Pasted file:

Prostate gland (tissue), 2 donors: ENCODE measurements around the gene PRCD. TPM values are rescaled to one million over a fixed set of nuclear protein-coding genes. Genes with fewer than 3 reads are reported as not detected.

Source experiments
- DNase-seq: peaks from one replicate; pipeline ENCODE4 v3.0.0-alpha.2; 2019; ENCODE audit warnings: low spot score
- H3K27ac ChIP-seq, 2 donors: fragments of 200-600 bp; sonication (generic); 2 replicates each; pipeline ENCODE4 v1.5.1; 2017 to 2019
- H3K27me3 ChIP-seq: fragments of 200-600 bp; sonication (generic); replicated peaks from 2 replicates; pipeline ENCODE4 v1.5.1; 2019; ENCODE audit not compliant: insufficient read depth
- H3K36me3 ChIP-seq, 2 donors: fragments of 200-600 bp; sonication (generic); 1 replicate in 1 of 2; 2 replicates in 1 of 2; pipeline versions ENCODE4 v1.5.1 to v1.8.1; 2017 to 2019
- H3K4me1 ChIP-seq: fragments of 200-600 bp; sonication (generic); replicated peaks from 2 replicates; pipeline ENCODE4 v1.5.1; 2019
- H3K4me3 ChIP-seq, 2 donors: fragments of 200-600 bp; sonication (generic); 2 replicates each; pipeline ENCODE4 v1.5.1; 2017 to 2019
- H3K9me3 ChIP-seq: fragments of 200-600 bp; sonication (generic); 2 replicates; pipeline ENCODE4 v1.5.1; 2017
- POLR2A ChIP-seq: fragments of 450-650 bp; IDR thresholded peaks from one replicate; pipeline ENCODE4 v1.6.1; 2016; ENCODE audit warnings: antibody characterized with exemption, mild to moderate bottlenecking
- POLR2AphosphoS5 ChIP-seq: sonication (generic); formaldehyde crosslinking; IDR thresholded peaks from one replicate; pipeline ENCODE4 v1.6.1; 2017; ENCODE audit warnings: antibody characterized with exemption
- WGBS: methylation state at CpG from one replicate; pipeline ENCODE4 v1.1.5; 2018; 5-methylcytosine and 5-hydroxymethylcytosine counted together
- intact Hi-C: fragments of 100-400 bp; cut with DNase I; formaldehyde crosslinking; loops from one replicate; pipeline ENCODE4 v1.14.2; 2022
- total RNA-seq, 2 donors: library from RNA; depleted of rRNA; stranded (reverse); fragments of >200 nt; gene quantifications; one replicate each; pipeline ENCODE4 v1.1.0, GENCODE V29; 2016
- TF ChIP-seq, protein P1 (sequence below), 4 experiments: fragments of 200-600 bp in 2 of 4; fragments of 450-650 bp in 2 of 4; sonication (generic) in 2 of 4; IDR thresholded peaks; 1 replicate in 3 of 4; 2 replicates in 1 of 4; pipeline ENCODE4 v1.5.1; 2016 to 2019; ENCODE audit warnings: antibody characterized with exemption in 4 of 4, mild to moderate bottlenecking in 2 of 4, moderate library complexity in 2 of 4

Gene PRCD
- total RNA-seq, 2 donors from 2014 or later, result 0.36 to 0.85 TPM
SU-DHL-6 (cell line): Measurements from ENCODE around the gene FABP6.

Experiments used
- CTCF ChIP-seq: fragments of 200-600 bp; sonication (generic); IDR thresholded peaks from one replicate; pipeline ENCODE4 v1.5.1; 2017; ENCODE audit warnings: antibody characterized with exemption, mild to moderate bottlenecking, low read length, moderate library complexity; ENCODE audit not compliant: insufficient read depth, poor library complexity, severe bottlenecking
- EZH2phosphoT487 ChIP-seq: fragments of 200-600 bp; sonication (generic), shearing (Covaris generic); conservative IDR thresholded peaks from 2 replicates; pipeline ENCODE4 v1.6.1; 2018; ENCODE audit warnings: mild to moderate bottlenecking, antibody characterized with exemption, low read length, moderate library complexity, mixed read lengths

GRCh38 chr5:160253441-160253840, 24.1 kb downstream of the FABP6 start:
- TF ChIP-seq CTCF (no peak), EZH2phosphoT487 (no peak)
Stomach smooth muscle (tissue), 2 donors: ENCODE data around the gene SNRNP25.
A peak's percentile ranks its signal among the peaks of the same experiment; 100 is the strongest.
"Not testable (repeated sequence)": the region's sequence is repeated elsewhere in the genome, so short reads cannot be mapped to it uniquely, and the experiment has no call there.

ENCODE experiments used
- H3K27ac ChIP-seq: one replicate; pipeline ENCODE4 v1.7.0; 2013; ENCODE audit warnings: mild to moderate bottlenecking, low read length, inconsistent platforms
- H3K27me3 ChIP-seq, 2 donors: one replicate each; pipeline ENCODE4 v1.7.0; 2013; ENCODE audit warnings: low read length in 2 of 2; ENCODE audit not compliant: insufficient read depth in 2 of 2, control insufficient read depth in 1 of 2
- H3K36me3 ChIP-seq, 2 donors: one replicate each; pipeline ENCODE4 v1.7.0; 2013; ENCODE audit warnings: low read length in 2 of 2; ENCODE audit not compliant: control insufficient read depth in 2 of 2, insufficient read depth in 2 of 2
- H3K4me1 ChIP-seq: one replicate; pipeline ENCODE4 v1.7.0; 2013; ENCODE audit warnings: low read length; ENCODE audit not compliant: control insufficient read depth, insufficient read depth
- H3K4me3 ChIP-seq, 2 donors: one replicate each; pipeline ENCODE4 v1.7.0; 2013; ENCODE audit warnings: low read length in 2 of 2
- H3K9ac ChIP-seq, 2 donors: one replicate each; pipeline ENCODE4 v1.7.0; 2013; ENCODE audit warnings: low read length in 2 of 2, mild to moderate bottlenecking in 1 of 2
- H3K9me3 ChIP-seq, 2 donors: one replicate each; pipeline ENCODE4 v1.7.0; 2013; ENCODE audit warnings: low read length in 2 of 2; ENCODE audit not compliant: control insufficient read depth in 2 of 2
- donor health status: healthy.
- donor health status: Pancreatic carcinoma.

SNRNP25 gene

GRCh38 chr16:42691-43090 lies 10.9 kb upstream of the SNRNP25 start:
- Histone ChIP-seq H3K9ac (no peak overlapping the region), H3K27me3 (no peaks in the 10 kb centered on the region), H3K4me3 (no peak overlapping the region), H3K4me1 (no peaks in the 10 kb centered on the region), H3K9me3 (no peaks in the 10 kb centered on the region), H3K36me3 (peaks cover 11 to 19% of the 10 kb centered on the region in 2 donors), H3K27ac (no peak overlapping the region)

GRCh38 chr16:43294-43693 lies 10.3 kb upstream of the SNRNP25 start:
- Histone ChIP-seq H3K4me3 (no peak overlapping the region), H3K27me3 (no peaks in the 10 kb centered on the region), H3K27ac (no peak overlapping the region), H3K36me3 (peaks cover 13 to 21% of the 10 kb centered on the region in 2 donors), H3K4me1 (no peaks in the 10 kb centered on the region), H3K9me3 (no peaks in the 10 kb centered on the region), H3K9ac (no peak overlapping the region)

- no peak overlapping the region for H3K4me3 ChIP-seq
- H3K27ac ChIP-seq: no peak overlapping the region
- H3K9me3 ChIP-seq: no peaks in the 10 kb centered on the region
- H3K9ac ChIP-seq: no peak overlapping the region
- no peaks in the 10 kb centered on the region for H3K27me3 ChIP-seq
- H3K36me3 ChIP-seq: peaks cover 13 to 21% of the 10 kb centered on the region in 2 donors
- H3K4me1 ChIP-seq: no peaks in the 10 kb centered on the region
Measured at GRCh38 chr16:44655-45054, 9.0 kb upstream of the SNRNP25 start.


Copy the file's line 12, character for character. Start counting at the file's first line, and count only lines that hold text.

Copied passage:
- WGBS: methylation state at CpG from one replicate; pipeline ENCODE4 v1.1.5; 2018; 5-methylcytosine and 5-hydroxymethylcytosine counted together